During the course implementation itself, the teachers met with students in Google Hangout meetings, but the students also needed to meet without the teachers present and create recordings of their meetings. The teachers gave the students audio feedback on their tasks using mostly tools such as Audacity and Vocaroo.

Conclusion

The collaboration was very beneficial for all parties. As the teachers used the same tools the students were expected to use, they were able to predict issues students might have and structure the instructions accordingly. They were also able to recommend certain tools for the students to use, such as Audacity or Vocaroo for recording audio, as they had used them themselves. Scheduling meetings with participants from different timezones was sometimes difficult, but if the teachers could do it, so could the students.

The course has now been taught three times with multicultural participants, and it will be offered again in the autumn 2017. Meanwhile, the teachers are updating the materials and continue improving the student experience, using the same tools as thus far: e-mail, Google Drive and Google Hangouts.

Sources

Annala, H., Haukijärvi, T. & Pratas, A.C. (2015). Designing an Online Community for Language Teachers. (TAMKjournal). Available at  http://tamkjournal-en.tamk.fi/designing-an-online-community-for-language-teachers/ (18.11.2016)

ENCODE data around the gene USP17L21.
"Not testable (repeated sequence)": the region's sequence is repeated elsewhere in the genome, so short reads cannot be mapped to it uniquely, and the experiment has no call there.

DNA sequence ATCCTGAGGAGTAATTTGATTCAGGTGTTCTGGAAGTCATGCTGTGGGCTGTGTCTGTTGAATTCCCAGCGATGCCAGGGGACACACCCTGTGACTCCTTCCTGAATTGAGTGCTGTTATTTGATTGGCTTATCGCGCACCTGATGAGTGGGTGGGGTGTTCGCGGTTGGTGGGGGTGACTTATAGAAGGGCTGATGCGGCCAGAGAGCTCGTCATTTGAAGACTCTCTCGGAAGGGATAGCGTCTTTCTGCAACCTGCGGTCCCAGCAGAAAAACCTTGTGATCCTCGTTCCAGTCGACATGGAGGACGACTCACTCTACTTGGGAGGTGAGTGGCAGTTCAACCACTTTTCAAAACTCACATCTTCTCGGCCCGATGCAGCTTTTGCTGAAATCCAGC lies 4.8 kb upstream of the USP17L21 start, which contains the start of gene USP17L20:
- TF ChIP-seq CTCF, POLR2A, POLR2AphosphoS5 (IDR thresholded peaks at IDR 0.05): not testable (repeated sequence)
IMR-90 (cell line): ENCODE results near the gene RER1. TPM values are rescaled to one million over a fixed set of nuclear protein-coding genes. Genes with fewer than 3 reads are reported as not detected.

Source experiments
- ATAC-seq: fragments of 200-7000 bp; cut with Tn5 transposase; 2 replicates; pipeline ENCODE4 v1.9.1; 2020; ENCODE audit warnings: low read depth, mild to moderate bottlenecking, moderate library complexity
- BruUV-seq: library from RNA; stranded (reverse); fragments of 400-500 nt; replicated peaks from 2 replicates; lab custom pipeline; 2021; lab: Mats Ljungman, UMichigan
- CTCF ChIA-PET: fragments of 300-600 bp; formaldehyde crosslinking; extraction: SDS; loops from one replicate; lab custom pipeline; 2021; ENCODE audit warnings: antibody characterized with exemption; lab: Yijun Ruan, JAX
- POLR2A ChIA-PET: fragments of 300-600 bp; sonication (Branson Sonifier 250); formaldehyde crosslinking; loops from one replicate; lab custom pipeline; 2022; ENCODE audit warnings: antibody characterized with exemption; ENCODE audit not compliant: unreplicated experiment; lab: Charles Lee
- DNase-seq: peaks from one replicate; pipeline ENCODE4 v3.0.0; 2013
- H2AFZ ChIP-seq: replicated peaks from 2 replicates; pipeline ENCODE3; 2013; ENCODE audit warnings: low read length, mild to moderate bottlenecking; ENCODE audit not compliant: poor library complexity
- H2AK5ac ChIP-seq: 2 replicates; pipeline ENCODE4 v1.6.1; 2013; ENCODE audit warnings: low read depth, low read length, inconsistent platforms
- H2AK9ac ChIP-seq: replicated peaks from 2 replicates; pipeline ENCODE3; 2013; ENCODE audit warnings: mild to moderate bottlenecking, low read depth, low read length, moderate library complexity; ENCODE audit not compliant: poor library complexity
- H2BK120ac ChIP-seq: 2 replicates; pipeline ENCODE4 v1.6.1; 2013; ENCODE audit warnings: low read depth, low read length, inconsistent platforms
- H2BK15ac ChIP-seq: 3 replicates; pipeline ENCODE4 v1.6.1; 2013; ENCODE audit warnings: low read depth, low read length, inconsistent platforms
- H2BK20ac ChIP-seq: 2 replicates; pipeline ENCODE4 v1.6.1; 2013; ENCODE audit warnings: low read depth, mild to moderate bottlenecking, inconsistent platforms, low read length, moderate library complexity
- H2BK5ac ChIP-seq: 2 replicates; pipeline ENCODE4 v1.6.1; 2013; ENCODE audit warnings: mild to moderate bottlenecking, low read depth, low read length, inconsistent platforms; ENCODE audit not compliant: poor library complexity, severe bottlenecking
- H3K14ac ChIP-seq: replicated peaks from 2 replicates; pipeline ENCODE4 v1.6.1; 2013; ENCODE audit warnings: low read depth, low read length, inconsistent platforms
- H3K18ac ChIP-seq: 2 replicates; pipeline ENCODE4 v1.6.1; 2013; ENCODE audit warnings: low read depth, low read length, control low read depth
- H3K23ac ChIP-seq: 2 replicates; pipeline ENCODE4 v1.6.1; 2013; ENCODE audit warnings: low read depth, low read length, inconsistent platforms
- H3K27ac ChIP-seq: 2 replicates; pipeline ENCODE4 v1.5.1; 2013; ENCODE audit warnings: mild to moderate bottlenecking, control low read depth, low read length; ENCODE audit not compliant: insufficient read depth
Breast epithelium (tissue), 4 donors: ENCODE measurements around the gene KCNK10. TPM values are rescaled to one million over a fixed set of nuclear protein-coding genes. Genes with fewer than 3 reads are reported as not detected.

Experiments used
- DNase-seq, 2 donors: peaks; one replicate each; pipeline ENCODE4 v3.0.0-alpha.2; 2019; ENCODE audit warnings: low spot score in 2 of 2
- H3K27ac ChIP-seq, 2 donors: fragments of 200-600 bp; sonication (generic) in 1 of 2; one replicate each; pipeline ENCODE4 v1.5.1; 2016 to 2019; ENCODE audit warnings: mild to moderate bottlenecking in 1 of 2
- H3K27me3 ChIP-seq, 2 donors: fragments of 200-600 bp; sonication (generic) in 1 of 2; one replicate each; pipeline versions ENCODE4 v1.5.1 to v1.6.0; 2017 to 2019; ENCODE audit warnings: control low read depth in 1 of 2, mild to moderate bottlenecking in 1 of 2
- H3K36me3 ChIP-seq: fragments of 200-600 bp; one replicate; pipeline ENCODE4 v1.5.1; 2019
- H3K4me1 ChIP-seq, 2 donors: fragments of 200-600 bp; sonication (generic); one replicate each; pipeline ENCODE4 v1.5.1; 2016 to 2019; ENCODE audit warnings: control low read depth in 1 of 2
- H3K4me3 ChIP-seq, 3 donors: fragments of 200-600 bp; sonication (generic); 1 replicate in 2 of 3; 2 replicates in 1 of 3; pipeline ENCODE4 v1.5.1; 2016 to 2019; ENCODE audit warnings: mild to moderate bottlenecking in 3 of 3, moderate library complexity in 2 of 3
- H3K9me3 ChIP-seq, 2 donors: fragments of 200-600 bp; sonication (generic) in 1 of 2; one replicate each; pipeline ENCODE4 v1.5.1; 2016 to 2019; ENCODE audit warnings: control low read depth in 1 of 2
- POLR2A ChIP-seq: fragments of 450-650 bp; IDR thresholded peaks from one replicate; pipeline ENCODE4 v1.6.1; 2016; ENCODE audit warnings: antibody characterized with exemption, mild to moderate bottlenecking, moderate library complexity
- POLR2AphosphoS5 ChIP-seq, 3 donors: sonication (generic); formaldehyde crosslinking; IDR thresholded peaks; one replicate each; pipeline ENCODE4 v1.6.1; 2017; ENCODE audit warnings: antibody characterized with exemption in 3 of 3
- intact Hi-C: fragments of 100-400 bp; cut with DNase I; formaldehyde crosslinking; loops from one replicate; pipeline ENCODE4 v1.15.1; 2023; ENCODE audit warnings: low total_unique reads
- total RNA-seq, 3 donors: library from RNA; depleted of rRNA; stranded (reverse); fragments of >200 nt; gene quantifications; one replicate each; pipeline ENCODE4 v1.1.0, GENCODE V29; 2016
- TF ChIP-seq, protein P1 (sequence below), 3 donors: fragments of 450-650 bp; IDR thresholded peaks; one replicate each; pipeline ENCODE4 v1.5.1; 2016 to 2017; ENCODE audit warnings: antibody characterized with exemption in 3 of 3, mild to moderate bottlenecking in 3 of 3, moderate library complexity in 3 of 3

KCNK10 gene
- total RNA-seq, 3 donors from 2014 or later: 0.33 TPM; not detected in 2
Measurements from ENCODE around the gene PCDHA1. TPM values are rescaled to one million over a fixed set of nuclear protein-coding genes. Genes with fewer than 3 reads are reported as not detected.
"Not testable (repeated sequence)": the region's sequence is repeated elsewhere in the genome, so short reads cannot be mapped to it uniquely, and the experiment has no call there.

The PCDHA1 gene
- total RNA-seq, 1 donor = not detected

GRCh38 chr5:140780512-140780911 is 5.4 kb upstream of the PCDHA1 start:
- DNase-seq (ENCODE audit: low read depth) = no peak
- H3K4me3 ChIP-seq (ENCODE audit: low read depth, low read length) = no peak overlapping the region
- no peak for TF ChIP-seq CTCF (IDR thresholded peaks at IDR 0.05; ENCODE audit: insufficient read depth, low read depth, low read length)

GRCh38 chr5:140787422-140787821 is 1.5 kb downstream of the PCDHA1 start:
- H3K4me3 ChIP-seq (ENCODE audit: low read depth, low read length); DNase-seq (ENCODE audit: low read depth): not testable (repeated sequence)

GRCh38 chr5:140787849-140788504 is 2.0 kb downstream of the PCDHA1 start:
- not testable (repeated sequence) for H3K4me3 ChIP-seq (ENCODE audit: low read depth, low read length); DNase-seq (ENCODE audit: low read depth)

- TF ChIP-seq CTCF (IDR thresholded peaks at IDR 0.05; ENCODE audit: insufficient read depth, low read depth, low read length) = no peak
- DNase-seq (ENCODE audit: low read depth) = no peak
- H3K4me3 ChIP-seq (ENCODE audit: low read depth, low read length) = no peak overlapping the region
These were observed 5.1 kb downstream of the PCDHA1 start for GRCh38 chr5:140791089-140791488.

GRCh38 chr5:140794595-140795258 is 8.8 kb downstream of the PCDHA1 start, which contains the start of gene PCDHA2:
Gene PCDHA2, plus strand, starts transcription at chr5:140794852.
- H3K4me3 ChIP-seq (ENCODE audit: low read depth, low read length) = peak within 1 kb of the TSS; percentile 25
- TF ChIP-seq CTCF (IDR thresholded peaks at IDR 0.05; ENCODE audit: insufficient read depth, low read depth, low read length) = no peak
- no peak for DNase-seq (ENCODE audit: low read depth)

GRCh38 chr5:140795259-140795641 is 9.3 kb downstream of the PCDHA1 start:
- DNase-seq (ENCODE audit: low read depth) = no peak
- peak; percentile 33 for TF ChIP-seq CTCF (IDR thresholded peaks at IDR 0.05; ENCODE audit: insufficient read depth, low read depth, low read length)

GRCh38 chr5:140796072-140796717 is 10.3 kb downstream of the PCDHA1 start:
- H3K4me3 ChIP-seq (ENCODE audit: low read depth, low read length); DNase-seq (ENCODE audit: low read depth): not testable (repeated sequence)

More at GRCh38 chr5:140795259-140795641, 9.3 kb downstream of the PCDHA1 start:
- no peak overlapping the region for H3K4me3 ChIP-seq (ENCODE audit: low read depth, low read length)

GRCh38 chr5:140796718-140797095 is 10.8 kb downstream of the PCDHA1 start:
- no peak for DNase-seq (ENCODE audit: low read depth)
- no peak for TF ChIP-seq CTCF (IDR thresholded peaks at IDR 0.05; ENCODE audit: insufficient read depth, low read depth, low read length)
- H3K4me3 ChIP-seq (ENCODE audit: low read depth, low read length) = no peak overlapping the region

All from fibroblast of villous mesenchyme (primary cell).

Council of Europe (2014). Common European Framework of Reference for Languages. Available at http://www.coe.int/t/dg4/linguistic/cadre1_en.asp (21.3.2017)
Opetushallitus & CIMO. (2013). Kotikansainvälisyys – Kansainvälisyystaitoja kaikille. (Informaatioaineistot 2013:8). Available at http://www.edu.fi/download/152457_kotikansainvalisyys_kansainvalisyystaitoja_kaikille.pdf (21.3.2017)
Stenden University of Applied Sciences (2014). Jaarverslag 2014. Available at https://stenden.com/fileadmin/user_upload/documenten/organisatie/Jaarverslag_Stenden_2014.pdf (21.3.2017)
Tampere University of Applied Sciences (2014). TAMK Annual Review 2014 – Statistics. Available at http://www.tamk.fi/documents/130582/134451/TAMK-Vuosikatsaus2014-Tulokset.pdf/ (21.3.2017)

URN

http://urn.fi/urn:nbn:fi:jamk-issn-2343-0281-26